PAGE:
Reducing the Risk of Product Failure

Usability testing includes a range of techniques that reveal how well your product performs from a very important perspective: your customers.

At its core, usability testing is an opportunity to observe target customers or users using your product to perform specific tasks that can validate product assumptions, provide valuable feedback, or identify potential pain points or enhancements. After several tests, you’ll notice usage patterns and comments about what works and what doesn’t. This is vital information you’ll use to fine-tune your product and increase its value to customers.

The sooner you validate product assumptions, the better. There’s little excuse not to run at least a few usability tests as you develop your product; you can run them at minimal cost (from virtually free to a few hundred dollars). And, when you compare the cost of changing designs early in the design process instead of after you’ve launched, you’re talking peanuts.

Some tests take only a few minutes to set up and a few seconds to run. Literally. And with the right preparation, there’s little impact on product development schedules.

Testing All Stages of the Customer Experience

The type of usability test you use depends on where you are in the product development life cycle and what you want to learn. You can perform tests on everything from the earliest of product ideas or concepts think paper sketches, even paper napkins to early prototypes through to fully developed systems. Furthermore, you can run these tests from websites, mobile and wearable apps, and everything in between.

As customers develop a relationship with your product, usability tests will offer insights into what happens at each stage. Each test will contribute to an invaluable repository of insights into how your customers think about your product and what they value because you’ll see the world through their eyes.

First Impressions of the New Product 

Watch what happens when customers first encounter your product. What gets their attention? Is anything confusing? Do they understand the marketing messages on your home page, and does the information resonate with them? Ultimately, do they feel compelled to explore more deeply?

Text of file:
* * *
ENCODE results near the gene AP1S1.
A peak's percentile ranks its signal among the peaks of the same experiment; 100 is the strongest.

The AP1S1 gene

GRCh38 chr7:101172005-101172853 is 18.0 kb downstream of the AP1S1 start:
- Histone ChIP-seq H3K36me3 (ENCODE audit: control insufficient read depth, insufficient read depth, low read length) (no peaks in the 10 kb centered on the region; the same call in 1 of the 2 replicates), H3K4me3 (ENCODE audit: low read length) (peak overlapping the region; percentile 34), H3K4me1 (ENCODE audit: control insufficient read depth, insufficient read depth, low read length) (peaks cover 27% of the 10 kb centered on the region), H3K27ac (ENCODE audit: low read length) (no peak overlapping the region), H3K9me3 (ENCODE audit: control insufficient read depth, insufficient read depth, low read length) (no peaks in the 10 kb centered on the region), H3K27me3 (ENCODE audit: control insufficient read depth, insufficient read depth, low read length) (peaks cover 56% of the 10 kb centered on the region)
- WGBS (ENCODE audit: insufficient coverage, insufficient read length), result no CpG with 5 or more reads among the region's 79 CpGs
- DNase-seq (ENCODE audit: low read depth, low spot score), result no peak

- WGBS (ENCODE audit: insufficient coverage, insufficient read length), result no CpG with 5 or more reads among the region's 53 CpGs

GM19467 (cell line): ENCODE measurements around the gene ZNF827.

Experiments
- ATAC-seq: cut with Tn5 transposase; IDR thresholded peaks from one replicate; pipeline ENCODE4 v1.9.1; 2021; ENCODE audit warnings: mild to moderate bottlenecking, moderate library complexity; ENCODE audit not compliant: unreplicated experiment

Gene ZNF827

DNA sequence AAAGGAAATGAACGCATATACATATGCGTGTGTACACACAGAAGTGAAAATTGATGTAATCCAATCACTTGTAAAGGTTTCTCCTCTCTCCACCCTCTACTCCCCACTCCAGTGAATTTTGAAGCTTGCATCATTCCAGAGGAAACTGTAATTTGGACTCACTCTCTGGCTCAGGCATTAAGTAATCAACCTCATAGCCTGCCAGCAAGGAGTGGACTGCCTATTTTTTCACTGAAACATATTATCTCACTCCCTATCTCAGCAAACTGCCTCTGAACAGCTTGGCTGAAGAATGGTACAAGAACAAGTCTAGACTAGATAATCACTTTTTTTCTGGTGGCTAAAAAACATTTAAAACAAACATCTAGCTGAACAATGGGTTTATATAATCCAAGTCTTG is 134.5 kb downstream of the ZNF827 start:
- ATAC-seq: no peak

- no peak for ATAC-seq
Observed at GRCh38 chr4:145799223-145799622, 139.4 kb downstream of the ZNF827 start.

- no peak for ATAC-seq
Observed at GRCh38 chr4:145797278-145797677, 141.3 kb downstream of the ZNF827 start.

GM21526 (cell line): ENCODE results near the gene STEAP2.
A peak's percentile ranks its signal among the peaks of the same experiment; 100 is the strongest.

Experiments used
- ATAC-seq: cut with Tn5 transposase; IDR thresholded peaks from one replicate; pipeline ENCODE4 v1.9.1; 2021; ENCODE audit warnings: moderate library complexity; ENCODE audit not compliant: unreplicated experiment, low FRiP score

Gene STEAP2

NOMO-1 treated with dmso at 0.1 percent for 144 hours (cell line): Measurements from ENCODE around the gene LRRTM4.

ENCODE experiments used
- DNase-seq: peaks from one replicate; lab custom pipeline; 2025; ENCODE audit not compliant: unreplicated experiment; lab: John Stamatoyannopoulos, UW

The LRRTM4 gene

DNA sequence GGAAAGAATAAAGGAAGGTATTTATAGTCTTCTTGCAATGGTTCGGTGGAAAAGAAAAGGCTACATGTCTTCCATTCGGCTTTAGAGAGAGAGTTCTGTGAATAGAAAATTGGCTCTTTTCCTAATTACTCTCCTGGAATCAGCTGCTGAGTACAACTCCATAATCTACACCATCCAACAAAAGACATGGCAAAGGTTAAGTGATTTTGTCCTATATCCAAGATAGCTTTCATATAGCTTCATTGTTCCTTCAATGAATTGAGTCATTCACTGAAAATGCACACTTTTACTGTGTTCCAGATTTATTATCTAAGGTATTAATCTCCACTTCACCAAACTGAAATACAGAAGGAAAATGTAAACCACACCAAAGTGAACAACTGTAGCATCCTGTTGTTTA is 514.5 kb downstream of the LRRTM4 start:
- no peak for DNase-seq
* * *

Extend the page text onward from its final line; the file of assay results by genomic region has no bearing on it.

Early Experiences

If you’ve communicated a positive initial impression and customers decide to explore your product, can they discover the features and functions that help get them up to speed? Does your interface provide clear, streamlined paths free of unnecessary instructions, distracting visual elements, or unneeded features or functionality? Finally, how well does your product help customers get the benefits they want, or even lead them to benefits they were unaware of?

Testing helps determine if customers find the terminology clear and jargon-free; whether the page and content is organized logically from their perspective; if processes such as registration, checkout or upgrading are efficient and easy to use; if it’s clear how to cancel a process or navigate to a specific function or location.

New Product Maturity

Over time, discovering shortcuts and advanced functionality will help mature customers do their jobs more quickly. You’ll want to test how these options are communicated and ensure that they address the needs of these customers without impacting the experience of other customers.

Unless you test with actual users, your product team won’t get a true perspective about what your product is like to use by the people who matter most: the users themselves. This may seem obvious, but in many organizations, approximate customers such as salespeople are sometimes used to review products. After all, they have a lot of customer contact. But salespeople donÕt have the same motivations or context as customers. At best, this approach is risky. When you test with real users, usability tests ensure that all product stakeholders get a realistic, honest view of your product’s effectiveness.

If you have never watched a customer use your product, you might be in for a surprise. Obvious product assumptions may be challenged, or you might find that customers think differently about what value means to them. Whatever you discover, you’ll unearth information to develop products that are more likely to be ones that your customers value.

If you want to read more about case studies and learn how to conduct your own usability testing, read the full article by Peter Hughes at:

Peter Hughes, founder and lead consultant at Ascest, has spent 19 years conducting usability tests for industry-leading corporations and organizations such as JPMorgan Chase, MetLife, T. Rowe Price, Boeing, Honeywell, Hearst Media, Scholastic, the College Board, Nintendo and The Robert Wood Johnson Foundation.

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